O’Reilly: I'm just reflecting on my own experiences and I use my phone, but it's all apps. The only time – if I need to find the doctor's office to find their phone number and I use Google Chrome. Facebook is an app, Twitter; they're all apps on my phone.
Lewis: Right. I think that's what we're going to see with extremely online reliant platforms.
O’Reilly: Of course, these apps don’t block ads.
Lewis: Yes. That's the important thing to know here. If you are on Facebook's app it's not going to impact your browsing session at all. Having something like 1Blocker on.
O’Reilly: Oh, good. Facebook can keep pitching me t-shirts for people that are born in Ohio and living in Virginia.
Lewis: The people that are using Twitter and Facebook aren't using it on the web browsers. I don’t think those businesses are going to really be impacted. I think, unfortunately, the businesses that are going to be affected the most are the ones that we're already seeing die off, which is media.
I think one of the most interesting things about this announcement is, you see Apple roll out this feature around the same time they introduce the news app.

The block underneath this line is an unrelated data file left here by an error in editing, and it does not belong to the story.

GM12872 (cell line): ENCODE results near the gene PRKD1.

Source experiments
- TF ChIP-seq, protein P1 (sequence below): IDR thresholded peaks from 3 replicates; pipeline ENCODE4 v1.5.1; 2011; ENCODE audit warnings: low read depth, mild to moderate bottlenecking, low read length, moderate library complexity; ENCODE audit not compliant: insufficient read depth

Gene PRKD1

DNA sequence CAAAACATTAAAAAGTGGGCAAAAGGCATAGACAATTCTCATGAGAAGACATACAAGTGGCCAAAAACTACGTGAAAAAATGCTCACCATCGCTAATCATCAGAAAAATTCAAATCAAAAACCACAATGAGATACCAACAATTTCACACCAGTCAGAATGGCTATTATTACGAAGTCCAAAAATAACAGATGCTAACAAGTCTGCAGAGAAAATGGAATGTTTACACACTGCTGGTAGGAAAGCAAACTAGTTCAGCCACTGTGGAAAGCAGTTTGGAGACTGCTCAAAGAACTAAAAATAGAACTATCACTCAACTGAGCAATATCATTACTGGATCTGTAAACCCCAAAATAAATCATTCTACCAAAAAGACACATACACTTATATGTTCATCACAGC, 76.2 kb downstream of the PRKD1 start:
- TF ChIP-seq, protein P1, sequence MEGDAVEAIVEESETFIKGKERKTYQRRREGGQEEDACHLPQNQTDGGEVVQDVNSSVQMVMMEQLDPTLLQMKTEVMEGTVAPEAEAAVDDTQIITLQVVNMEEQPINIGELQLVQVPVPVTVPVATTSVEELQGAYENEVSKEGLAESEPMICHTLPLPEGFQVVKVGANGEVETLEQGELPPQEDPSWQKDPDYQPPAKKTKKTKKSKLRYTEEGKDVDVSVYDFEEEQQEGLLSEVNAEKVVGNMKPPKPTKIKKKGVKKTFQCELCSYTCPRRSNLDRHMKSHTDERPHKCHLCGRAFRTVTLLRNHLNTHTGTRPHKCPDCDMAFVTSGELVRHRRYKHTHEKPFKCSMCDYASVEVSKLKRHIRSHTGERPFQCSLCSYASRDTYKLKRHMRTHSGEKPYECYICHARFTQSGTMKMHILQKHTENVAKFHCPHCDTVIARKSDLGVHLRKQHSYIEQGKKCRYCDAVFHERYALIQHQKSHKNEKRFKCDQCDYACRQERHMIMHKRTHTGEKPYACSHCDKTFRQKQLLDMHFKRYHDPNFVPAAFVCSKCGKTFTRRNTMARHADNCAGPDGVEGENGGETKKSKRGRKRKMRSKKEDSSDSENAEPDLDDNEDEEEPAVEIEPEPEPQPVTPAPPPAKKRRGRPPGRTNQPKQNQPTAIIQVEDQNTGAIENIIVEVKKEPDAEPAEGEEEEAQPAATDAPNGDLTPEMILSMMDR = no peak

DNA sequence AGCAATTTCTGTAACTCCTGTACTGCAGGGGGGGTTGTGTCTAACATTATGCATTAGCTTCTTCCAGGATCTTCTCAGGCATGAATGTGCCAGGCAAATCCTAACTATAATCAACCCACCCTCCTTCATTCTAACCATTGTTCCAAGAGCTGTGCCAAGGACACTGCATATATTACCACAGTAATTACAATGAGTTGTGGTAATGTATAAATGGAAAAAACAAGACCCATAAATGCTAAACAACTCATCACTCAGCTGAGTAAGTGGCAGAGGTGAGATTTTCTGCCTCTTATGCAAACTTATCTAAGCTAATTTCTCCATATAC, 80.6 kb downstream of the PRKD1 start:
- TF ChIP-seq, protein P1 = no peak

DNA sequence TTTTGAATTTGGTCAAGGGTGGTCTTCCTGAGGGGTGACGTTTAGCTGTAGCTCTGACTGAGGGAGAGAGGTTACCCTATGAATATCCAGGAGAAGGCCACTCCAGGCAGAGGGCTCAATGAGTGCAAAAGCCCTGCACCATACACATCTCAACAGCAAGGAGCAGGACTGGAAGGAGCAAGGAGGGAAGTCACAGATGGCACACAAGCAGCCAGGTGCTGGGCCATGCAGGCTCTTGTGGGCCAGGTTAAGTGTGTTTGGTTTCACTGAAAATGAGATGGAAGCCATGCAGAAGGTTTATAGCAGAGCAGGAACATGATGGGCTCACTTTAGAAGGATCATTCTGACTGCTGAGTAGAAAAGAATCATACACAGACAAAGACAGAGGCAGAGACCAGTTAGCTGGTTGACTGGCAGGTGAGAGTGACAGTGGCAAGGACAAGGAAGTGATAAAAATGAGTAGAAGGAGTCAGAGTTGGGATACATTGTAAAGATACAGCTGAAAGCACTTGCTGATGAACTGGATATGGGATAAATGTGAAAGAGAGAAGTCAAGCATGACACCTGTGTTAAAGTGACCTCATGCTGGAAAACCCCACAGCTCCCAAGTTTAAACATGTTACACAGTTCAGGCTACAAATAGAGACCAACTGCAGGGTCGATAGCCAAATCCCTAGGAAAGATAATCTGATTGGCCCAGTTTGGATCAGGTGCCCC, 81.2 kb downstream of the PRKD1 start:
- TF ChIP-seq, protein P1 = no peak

O’Reilly: Highly suspicious, if you ask me. It's actually very attractive. I've uploaded it.
Lewis: We're on it. Come check us out: The Motley Fool, on Apple News.
O’Reilly: Nice plug there.
Lewis: Yeah. I set it up so I felt like I had to. I feel obligated to get people to use it. Their news app does allow ads and they serve them up through their iOS platform and depending on the relationship, Apple might get a cut of that. It seems like this might be, in part, an effort to cattle publishers into becoming more comfortable using other people's apps to distribute their content.
If you're offering them these avenues of having the mobile browser experience for your readers and if ads get blocked they get blocked. We're turning a blind eye and enabling it, or you can put your articles on this app, or Google News or something like that, that is not being ad blocked and you're going to gain revenue on it and you'll be fine.
O’Reilly: And we'll take our cut.
Lewis: Yeah. You see that push and I think that's where you're going to see that play out the most. Google will get hit a little by this, but if we talk about the historical rates of ad blocking with Safari users on desktop being at 10% and Safari's footprint in the mid-30s for mobile web browsers, that doesn't factor into a huge population of people. I think we see it more with traditional news media.